ROTTERDAM — The VIA Aquarium in Rotterdam boasts a brand-new octopus.
One thing’s missing: a name.
That’s where you come in.
A California two-spot octopus has joined the aquarium from Woods Hole Marine Biology Laboratory in Woods Hole, Mass. where it was raised until it was about six months old. On May 20, the VIA Aquarium will be holding a “Name Our Octopus Day” where attendees can vote on what to call the cephalopod. The aquarium will come up with eight names — one for each tentacle — and those at the event will vote for the favorite. The winner will become the animal’s moniker.
“My personal favorite is Dakota,” Julie McNulty, biology manager at the aquarium said.
VIA Aquarium puts on educational demonstrations that allow children to get a deeper view of the marine life. Shannon Perrott heads the education department and leads several of these demonstrations.
“I love to talk about camouflage, they’re [octopuses] in particular amazing at mimicry and camouflage. So being able to have some fun with kids and ask ‘can you find this animal?’”is really fun because he blends in really well with the tank,” Perrott said.
VIA Aquarium prioritizes conservation and partners with several organizations to assist in these efforts. Perrott believes that by exposing people to the animal, it will ignite their drive to participate in such efforts.
“Octopuses are really intelligent creatures. Being able to bring attention to them and their conservation is really important,” Perrott said. “Having a naming event will hopefully bring more attention to octopuses.”
McNulty echoed these beliefs. As a Schenectady native who discovered her penchant for the ocean quite young, she is well aware of the impact a resource like an aquarium has.
“When you know about something, you can appreciate it,” McNulty said. “Hopefully that can light the spark for participating in conservation efforts.”
As biology manager, McNulty oversees the daily care of the octopus. In addition to regular tasks such as feeding, the aquarium needs to make sure the octopus’s tank is extra secure.
“They’re masters of escape,” McNulty said. “So we need to seal everything up and get special locks for the tank.”
The California two-spot lives deeper in the sea, where it’s much darker and colder, McNulty said. To ensure the animal’s comfort, the aquarium at Via Port Rotterdam tries to match these conditions.
The octopus’s tank will have extra filtration to help keep the water especially clean. It will also feature a chiller to keep the tank cool.
“They can be sensitive animals,” McNulty said.
To further match deep-sea conditions, the tank will be kept darker than others.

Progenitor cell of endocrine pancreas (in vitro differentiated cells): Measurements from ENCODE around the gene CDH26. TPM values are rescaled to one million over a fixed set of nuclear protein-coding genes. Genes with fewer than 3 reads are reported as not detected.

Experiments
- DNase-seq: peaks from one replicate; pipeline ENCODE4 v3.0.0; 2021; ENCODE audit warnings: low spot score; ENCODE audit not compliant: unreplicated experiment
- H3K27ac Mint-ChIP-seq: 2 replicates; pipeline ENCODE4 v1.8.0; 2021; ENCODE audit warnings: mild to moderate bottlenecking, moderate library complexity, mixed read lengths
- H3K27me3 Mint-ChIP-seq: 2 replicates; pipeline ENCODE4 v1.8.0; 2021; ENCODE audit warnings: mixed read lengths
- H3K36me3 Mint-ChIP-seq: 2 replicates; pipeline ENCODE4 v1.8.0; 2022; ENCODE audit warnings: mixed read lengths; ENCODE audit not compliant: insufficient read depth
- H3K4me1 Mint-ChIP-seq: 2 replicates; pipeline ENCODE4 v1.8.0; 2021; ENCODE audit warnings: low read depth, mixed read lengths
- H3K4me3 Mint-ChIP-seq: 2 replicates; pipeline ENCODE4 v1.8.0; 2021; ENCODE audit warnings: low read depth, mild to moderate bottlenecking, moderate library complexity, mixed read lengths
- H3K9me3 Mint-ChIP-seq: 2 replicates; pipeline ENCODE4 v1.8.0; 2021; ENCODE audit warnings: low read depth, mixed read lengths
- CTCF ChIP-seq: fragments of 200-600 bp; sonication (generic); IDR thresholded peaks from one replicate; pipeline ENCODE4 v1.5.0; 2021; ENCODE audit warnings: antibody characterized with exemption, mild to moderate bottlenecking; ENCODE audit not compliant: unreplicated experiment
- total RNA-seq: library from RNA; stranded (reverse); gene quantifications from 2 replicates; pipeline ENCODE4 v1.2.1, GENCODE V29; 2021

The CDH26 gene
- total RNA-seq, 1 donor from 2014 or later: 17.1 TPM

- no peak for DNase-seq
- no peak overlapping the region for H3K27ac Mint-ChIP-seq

“Between the darkness and the reflection of the tank, the octopus won’t be able to see out [of the tank] much,” McNulty said. “So, it’s important not to take flash photography, so it doesn’t get spooked.”
The Rotterdam-based octopus has a body about seven to eight inches in length. From tentacle to tentacle, it spans around 23 inches.
“Which is really great because as a medium-sized one, it’s a good fit for our tanks while also being a good size to display,” McNulty said.
“Zoos and aquariums, we really like to get animals from each other or labs. It’s really important to disturb the natural population as least as possible,” McNulty said.
This is not the first octopus to find a home at VIA Aquarium. Another cephalopod lived at VIA until it passed away a few years ago. Octopus lifespans are quite short; they usually live for just a year or two.
“Unfortunately, by the time they’re a good display size, they’re entering that second half of their life,” McNulty said.
The aquarium hopes to possibly extend that, while maintaining a rich quality of life as well. One way they keep the animal enriched is by providing it with toys allowing it to exercise its impressive intelligence.
“What this looks like is a lot of food puzzles,” McNulty said. “Food is a great motivator.”
McNulty has previously worked with cuttlefish, which she referred to as “kind of like a cousin of the octopus.”
This is McNulty’s first time working with a California two spot, the old octopus belonged to a different subspecies.
“I’m excited to work with a new species,” she said. “Some octopuses— like the Giant Pacific— really form a bond with their keepers.”
McNulty described how the suckers on their tentacles work as taste buds and help them to remember their keeper, especially if the keeper sticks their arm in the tank and allows the octopus to feel them. Unlike other aquatic creatures with lower brain capacity, octopuses have the ability to remember things.
“I also think they see our blue shirts and can tell us apart from guests,” McNulty said.
‘Name Our Octopus Day’ will be held on Saturday, May 20 at the VIA aquarium inside Via Port Rotterdam. The aquarium is open 11 a.m. to 6 p.m. The event will feature lessons on the octopus, as well as octopus-themed crafts and activities.
Contact reporter Ameara Ditsche at [email protected]. Keep up with her on Twitter @amearaisawriter.